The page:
Alongside Olympus’s familiar Art Filters and Colour Creator mode are two new options. Monochrome Profile Control allows you to mimic the effects of using coloured lens filters with black & white film, manipulate contrast and add vignetting. Meanwhile the Colour Profile Control mode allows you to selectively emphasise different hues in the image as you choose, for example, accentuating blues and suppressing reds.
Settings are changed using a new lever control beneath the mode dial in combination with the electronic control dials, and crucially everything is previewed in the viewfinder in real time. If you shoot raw all the time, this probably sounds a bit gimmicky, but it’s great if you like to manipulate the look of your images in-camera before shooting. Fortunately one of Olympus’s great strengths is the attractiveness of its JPEG processing, and you can, of course, record raw files at the same time.
Viewfinder and screen
Impressively, Olympus has managed to fit an electronic viewfinder into a body that, at 124.8 x 72.1 x 37.3 mm, is barely larger than the original E-P1 (although it’s substantially heavier, weighing 427g). The EVF uses a 2.36-million-dot OLED panel with 0.62x magnification, which means it matches the OM-D E-M10 II for size and detail. However it’s noticeably smaller than the superb viewfinder in the OM-D E-M5 II, which is the price you pay for losing the viewfinder ‘hump’.
Unlike most ‘rangefinder-style’ CSCs, the viewfinder isn’t placed in the extreme corner of the body, but slightly inwards, and it has a large circular eyecup that will hopefully make it less prone to glare from peripheral light. There’s an eye sensor for auto switchover with the LCD, and built-in dioptre correction.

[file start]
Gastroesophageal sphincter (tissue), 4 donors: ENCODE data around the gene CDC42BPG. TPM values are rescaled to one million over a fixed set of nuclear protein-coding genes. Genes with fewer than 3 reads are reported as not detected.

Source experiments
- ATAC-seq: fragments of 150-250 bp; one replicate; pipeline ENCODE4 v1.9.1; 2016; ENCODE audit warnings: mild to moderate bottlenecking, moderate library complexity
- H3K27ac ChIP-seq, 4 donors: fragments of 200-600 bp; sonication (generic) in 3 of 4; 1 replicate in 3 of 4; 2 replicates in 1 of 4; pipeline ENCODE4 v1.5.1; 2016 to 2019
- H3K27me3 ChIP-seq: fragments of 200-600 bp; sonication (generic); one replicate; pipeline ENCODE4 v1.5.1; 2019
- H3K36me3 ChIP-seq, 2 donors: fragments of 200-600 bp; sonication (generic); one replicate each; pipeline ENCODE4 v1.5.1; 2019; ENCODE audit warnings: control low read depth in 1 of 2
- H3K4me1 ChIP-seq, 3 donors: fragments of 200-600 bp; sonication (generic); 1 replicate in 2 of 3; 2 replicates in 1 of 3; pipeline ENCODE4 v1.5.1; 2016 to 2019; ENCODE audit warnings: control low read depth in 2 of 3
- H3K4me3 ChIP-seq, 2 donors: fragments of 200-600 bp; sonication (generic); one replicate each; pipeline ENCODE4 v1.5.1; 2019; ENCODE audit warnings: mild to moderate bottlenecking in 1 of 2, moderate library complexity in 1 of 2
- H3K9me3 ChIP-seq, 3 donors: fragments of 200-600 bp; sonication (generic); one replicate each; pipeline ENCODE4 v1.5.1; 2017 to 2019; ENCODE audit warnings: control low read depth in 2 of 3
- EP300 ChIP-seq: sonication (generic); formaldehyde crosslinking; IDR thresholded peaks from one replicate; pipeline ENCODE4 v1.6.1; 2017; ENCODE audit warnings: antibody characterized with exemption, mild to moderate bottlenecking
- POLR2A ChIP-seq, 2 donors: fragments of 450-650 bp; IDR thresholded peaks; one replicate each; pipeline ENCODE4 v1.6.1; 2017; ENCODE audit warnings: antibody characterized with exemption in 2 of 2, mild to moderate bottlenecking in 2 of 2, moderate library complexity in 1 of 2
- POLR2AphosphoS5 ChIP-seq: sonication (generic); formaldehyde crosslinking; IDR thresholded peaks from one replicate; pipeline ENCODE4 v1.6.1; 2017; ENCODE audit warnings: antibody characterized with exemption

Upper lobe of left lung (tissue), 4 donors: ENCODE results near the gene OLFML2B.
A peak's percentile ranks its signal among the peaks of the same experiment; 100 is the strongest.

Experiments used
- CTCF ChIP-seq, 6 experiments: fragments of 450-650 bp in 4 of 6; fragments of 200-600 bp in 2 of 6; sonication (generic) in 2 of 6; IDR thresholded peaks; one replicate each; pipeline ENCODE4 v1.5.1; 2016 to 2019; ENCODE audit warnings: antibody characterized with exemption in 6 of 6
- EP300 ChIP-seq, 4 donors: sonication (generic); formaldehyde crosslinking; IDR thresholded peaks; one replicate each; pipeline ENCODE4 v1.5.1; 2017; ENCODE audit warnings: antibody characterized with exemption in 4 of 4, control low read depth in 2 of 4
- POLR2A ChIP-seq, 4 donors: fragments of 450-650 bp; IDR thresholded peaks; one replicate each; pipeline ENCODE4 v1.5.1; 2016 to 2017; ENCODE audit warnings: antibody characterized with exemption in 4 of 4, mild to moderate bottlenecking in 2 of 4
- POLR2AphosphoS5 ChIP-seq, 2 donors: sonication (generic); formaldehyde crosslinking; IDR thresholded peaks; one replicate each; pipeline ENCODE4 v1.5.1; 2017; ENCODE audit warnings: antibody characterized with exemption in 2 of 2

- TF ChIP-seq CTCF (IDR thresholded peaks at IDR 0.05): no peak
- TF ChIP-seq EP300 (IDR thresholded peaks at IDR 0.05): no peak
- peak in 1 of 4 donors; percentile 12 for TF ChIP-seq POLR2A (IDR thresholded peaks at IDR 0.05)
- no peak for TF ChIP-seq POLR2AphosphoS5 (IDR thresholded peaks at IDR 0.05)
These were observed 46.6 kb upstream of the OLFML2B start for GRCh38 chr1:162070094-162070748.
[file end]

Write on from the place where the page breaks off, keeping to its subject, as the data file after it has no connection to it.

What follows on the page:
The viewfinder brightness adapts in line with the ambient lighting levels, and you can either use the EVF to give a preview of the shot you’re going to get, including the camera’s image processing settings, or to show a perceptually accurate view of the scene using Olympus’s ‘simulated optical viewfinder’ mode.
The rear screen is similar to the E-M5 II’s, being a 3in fully articulated touchscreen. This is an improvement over the tilting screen found in the E-P5, as it’s more suitable for shooting in portrait format. The focus point can be repositioned using the touchscreen, both when viewing with the LCD and with the eye-level viewfinder, although left-eyed users may find themselves inadvertently moving it with their nose.
It’s probably no surprise to see that such a design-conscious camera will be complemented by a range of matched (and expensive) accessories. At launch there’ll be the CSS-S120L leather neckstrap for £79.99, the CBG-11PR leather messenger bag for £379.99, and the CS-47B leather body jacket for £49.99. For the more practically inclined, the £109.99 ECG-4 handgrip includes an Arca-Swiss pattern tripod quick-release base.
With cameras like this that pay so much attention to style, it can be all too easy to get distracted from the underlying substance. But this would be a mistake, as the PEN-F looks like a very interesting design. With its new sensor, it promises to deliver the best image quality we’ve yet seen from any Olympus camera, and I suspect it might have the best handling while shooting, too.
Olympus sees the PEN-F as a discreet camera that’s ideal for street shooting, and better suited to use with small, fast primes than with large f/2.8 zooms. We’ll test this out, and much more, when we get a review sample – look out for our full assessment in the next couple of months.